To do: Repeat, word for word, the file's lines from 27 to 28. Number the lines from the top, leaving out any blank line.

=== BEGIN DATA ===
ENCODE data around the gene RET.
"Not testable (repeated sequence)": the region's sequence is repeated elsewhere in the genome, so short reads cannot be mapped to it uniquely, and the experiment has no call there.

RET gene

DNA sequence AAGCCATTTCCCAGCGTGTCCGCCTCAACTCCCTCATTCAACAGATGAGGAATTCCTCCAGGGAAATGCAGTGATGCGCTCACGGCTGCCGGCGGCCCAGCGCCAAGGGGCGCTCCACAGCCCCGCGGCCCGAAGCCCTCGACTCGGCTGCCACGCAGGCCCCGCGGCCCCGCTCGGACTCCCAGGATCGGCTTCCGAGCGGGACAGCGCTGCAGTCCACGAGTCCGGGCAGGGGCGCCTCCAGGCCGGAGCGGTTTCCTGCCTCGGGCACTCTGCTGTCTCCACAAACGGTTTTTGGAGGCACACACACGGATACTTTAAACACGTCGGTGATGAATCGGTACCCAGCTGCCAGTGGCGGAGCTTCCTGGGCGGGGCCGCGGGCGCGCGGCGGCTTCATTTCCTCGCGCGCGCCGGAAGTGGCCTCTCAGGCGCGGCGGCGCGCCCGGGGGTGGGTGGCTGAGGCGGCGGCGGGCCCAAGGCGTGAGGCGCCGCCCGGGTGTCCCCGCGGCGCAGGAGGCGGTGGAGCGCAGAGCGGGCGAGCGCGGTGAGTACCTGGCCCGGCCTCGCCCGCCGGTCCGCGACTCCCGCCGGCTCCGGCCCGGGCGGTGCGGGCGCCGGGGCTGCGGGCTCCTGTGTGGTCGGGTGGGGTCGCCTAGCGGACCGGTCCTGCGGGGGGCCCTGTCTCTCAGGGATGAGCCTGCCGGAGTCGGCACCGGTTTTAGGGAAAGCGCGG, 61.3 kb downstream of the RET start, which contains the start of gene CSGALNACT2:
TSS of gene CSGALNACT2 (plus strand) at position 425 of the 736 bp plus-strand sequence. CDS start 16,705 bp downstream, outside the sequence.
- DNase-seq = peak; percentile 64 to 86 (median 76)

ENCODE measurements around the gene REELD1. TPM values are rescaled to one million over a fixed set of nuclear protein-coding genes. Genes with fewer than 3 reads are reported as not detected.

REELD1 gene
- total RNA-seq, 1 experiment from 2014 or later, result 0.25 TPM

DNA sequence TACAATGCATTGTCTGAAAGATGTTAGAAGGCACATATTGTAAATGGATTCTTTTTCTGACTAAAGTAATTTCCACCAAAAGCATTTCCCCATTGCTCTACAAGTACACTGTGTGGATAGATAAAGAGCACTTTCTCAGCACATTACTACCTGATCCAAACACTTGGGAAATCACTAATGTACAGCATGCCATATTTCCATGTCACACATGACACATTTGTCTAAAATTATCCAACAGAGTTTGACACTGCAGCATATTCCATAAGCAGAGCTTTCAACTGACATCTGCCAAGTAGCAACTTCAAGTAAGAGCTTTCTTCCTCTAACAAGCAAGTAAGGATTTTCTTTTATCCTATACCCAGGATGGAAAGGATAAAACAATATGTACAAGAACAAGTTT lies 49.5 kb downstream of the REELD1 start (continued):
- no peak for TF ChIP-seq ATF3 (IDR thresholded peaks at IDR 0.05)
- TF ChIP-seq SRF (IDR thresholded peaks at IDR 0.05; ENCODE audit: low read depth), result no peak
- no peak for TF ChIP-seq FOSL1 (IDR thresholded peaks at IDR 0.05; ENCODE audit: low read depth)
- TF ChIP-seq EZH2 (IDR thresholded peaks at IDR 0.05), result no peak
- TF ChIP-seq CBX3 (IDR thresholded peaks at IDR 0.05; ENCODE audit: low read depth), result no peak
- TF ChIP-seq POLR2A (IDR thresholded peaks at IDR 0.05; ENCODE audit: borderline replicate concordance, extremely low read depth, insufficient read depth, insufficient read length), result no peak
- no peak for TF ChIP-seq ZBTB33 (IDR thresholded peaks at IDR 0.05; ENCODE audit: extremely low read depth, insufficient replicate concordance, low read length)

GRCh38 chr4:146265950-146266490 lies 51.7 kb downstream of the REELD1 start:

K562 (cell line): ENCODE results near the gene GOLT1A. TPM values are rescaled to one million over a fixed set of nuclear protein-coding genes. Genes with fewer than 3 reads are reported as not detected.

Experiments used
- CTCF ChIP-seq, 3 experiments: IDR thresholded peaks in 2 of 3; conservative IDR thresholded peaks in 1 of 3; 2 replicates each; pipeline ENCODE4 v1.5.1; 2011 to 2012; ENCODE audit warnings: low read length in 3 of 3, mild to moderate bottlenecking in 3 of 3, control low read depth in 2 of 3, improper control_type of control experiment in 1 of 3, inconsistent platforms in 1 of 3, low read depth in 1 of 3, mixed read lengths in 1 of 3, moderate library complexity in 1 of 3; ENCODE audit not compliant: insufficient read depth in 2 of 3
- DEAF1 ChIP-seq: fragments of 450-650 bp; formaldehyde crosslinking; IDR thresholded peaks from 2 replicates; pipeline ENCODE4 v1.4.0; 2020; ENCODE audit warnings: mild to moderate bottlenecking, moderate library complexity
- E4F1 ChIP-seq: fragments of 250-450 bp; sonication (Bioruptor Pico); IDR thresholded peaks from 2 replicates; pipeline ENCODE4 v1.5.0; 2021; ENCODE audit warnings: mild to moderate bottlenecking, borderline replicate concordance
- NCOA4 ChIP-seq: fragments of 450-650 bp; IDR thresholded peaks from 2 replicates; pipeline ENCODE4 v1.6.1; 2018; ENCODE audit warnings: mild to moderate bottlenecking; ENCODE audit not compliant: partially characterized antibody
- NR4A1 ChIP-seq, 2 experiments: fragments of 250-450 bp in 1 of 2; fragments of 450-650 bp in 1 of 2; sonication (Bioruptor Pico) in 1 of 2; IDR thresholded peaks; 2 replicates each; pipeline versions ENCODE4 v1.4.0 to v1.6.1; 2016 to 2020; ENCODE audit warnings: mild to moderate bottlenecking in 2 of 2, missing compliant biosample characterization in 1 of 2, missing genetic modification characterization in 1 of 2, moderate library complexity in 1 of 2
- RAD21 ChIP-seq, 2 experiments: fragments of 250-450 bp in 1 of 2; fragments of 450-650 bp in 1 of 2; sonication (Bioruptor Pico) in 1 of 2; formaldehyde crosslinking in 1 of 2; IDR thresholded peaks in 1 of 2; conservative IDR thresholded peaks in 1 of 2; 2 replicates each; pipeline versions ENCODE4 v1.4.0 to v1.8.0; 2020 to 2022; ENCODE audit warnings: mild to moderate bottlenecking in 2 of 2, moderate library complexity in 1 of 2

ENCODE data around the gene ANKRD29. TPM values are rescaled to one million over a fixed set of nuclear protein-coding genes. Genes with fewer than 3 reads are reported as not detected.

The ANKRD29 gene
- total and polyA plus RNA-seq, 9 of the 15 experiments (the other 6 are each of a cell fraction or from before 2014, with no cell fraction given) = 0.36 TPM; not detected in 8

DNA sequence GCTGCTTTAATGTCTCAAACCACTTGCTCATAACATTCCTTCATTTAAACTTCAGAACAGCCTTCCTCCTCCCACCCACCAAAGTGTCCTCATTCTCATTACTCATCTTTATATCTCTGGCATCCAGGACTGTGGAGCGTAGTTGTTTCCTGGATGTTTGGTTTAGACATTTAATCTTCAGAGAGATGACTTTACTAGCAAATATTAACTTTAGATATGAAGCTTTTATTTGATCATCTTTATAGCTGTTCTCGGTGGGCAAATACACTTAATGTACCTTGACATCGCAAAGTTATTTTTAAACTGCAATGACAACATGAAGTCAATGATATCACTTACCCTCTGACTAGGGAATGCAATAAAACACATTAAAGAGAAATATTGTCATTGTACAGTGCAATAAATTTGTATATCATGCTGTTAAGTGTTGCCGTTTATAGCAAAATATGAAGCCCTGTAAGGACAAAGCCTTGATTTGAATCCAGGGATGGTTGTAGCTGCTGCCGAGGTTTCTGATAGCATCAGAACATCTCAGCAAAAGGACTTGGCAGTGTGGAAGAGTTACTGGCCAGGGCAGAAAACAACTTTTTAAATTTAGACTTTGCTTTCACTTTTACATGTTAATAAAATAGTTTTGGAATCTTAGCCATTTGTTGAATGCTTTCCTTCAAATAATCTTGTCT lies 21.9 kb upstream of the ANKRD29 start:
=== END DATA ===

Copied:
ENCODE data around the gene ANKRD29. TPM values are rescaled to one million over a fixed set of nuclear protein-coding genes. Genes with fewer than 3 reads are reported as not detected.

The ANKRD29 gene